Jarrad, USA

As sorry as I am to see him go, I can hardly say that it is a surprise. He telegraphed his intent and reasons quite clearly when he wrote "Bag of Bones". So kudos to Stephen for knowing what he wants, and I hope that he enjoys his retirement. He's earned it.
Nathan, USA


Ozzy Osbourne said "retirement sucks" after only a year or so of being out of the business. King might come back in a few months out of sheer boredom

Nick, USA
Looking at the fabulous career Stephen King has made for himself I am reminded of words spoken by a contemporary of his from a different field. I believe it was Ozzy Osbourne who said: "retirement sucks", after only a year or so of being out of the business. King might come back in a few months out of sheer boredom.
Nick, USA

Stephen King has every right to retire. Far better than carrying on when the ideas have dried up. Ronnie Barker retired and we all remember him at his peak.
Guy Chapman, UK

He should have done it before he wrote his first book.
Anton Smolyakov, Russia

Stephen can do what he likes as far as retirement goes However he needs to finish the Dark Tower series first. Being left hanging for years at a time while he finishes the series is bad enough, but having it go unfinished forever would probably drive me over the edge. He should either finish the series or look forward to starring in his own horror story authored by me.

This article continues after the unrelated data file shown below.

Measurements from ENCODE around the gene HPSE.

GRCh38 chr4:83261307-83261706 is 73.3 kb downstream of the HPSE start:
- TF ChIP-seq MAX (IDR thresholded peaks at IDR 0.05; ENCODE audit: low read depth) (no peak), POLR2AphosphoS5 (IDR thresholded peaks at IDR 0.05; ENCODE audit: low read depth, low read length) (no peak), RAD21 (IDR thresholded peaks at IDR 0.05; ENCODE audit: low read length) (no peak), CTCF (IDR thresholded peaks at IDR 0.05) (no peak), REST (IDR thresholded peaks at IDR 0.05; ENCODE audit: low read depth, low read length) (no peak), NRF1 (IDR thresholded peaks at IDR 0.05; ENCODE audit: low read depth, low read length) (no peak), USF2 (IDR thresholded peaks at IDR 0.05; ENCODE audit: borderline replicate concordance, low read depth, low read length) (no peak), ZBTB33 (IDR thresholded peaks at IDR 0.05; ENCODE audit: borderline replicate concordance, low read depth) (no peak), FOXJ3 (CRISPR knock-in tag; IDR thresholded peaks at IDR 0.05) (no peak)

Dave, USA

Stephen King has given me plenty of reading pleasure over the years as well as inspiring me to write, so it will be sad if he really does retire. However, provided he finishes The Dark Tower, I say good on him and I hope he enjoys his retirement.
Gary Kemble, UK

No one who has been as prolific as Stephen King will be able to just give up. Give it a few months and he will wake up one night in a cold sweat with a fantastic idea for a new book and he won't be able to resist the itch to write it down. Everyone deserves a good long break once in a while but after a sabbatical I'm sure Mr King will be scarring the willies out of us once again.
Rod Maxwell, Scotland